If disposing of foxes is our problem, it makes one wonder exactly what our taxes - income and local - are actually being used for.

As I don’t fancy my chances of getting close enough to use a kitchen knife (I don’t think I could in any case, big citified softie that I am), and as the law won’t allow me to buy a gun, and as I wouldn’t know how to go about constructing a fox trap, I’m not quite sure what I’m supposed to do.  Besides, even if I could figure out how to catch one of the pilfering wretches, tree-huggers burst into compassionate tears at the thought of anyone releasing one of the furry fiends in a rural area (that’s cruel, apparently, because the little darlings get all disoriented – ah, bless!).

Experts (yes, them again) claim the number of urban foxes has remained stable for thirty years. This, of course, it what we non-experts term “bollocks”. The last decade has seen an explosion in numbers in our area (foxes, not experts) – I know, you see, because I live here, and possess fully functioning eyes and ears. In the unlikely event that the experts are right (on the “stopped clock” principle, obviously) then I can only assume that the Metropolis’s foxes have, using Morphic Resonance,  decided to move en masse to the more salubrious parts of West London (taking their lead, one presumes, from the muggers and thieves who regularly visit us from council estates in nearby Acton).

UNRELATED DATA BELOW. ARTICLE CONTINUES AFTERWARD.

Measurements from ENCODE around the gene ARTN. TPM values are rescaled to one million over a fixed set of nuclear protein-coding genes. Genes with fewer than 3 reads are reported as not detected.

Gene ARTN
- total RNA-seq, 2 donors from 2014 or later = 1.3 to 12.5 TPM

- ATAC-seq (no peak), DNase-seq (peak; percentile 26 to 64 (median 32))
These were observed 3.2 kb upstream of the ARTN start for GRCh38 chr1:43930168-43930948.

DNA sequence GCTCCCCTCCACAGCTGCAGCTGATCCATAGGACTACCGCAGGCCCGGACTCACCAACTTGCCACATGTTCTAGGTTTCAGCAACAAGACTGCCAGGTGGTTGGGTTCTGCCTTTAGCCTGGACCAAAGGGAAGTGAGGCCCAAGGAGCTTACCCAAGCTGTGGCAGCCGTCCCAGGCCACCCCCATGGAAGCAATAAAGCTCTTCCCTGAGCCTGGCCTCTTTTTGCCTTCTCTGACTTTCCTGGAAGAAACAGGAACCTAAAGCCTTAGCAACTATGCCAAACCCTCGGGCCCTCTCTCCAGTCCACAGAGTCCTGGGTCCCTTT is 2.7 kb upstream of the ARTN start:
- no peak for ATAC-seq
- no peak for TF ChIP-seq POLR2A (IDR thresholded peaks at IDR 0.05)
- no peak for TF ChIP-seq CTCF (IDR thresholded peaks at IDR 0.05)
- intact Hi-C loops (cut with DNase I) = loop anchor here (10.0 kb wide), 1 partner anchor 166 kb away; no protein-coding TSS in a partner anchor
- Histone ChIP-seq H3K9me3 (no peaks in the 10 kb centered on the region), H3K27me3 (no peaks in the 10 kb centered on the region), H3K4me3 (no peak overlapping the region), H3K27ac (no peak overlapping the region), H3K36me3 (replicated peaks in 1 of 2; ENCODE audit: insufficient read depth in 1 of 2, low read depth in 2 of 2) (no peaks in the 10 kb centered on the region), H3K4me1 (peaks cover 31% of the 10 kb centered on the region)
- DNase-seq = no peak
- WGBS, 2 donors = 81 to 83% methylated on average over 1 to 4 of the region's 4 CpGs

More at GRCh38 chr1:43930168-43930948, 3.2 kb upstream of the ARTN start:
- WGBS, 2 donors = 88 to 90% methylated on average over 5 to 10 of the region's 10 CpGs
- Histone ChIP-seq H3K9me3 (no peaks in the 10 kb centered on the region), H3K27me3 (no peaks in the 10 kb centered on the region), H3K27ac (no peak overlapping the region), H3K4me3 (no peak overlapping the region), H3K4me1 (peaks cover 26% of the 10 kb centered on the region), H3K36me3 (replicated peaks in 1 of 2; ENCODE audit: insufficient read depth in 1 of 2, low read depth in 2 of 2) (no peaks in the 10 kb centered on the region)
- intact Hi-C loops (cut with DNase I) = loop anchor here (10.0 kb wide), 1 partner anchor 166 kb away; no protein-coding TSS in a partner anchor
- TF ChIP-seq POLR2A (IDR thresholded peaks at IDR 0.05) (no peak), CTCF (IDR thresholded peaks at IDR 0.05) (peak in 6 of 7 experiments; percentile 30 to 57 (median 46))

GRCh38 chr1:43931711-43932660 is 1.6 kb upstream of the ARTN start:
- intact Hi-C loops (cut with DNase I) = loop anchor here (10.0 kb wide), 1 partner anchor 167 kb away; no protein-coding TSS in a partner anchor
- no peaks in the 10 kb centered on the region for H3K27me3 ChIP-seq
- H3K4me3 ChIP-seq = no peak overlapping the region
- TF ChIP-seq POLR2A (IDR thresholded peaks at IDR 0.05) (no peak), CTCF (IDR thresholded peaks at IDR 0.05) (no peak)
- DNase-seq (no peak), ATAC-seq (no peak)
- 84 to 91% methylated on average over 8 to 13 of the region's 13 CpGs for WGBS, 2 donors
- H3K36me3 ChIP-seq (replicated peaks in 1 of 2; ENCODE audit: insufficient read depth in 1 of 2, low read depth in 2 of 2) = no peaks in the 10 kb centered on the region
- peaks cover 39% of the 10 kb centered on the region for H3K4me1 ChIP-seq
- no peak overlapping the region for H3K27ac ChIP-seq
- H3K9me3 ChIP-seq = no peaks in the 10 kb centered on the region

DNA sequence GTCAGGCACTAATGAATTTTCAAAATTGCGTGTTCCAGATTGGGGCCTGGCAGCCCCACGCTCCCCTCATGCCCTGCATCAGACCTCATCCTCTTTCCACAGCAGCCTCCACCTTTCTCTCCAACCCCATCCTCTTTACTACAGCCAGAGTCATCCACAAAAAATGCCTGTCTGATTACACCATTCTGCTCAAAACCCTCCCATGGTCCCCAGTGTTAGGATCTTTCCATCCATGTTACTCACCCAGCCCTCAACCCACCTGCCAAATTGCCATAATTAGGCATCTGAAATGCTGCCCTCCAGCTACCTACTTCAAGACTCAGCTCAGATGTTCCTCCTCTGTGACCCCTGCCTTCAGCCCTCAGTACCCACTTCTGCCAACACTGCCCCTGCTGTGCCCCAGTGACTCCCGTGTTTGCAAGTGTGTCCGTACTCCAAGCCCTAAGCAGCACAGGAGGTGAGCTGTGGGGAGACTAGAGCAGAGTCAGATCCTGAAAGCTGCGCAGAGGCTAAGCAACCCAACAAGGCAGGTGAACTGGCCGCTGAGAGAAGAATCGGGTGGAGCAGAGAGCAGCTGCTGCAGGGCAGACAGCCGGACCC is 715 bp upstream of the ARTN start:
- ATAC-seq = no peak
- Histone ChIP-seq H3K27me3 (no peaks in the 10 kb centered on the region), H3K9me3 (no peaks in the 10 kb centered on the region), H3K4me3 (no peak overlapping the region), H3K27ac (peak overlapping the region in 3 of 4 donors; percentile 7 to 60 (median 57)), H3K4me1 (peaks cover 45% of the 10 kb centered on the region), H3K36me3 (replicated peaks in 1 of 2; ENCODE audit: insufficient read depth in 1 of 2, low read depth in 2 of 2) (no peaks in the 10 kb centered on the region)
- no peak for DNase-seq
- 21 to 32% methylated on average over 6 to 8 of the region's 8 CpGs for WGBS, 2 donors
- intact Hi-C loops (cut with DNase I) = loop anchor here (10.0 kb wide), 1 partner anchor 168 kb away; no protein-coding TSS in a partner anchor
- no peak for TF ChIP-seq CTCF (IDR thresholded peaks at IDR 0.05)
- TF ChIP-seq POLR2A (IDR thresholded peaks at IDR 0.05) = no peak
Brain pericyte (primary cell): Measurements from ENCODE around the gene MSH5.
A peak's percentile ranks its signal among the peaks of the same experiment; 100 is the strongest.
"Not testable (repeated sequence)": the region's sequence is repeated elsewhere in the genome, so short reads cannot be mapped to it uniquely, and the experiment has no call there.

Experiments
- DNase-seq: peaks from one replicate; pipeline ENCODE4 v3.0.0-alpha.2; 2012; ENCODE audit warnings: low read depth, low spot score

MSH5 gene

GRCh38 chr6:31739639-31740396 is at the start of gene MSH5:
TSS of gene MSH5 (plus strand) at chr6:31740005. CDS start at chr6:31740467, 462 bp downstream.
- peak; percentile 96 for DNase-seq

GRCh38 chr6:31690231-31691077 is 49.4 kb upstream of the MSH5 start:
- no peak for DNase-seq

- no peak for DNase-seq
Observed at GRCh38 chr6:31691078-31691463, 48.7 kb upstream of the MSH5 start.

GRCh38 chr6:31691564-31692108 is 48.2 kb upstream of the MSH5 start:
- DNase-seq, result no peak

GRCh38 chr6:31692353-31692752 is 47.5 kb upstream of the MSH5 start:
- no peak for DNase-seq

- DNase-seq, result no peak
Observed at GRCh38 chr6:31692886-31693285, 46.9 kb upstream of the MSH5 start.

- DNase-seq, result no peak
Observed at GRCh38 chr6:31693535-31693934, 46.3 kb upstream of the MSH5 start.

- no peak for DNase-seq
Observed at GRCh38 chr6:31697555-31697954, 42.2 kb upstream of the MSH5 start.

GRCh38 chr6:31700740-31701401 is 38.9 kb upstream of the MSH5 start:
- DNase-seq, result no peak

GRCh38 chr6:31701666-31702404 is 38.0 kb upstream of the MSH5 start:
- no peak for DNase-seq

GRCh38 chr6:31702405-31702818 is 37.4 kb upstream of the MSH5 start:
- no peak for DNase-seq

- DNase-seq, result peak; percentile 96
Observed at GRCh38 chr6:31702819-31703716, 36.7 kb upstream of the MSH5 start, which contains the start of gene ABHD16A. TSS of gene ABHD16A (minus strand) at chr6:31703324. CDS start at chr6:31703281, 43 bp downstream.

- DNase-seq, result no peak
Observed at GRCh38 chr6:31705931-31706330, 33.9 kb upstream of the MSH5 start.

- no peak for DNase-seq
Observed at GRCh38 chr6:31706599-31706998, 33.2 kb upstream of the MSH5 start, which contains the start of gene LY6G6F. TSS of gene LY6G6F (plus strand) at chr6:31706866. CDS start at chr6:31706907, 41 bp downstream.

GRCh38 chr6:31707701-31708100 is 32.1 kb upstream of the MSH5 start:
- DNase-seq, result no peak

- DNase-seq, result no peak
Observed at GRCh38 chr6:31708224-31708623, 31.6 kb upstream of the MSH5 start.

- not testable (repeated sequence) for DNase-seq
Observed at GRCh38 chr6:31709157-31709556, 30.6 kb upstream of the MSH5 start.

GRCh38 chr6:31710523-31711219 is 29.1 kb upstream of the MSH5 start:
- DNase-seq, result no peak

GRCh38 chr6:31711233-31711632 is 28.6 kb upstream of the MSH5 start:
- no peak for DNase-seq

Expecting residents to patrol the streets with baseball bats (or cricket bats - but the temptation to start an impromptu game might prove too strong) in order to bludgeon a few of the little red beggars to death might appeal to the crazed vigilante lurking within all men  - but it’s not really practical, is it? Once started, we might begin to wonder what other problems we could solve employing the same method.

No, it’s really down to local councils to figure out how to take care of the problem. Which, of course, means it will remain unsolved. 


  1. How dare you! If we began to act against useless non-contributing scroungers the whole fabric of modern British society would begin to unravel…do you seriously want unemployed social workers rummaging in your bins at two in the morning…let alone having mutually consensual deeply caring non judgmental sex in your back garden. Fiend!
    Wednesday, March 23, 2011 - 12:23 PM

  2. Members of the upper classcollege dining club at the start of Decline & Fall killed a fox by pelting it with empty champagne bottles. If your part of London is as desirable as you claim, perhaps this could be an option?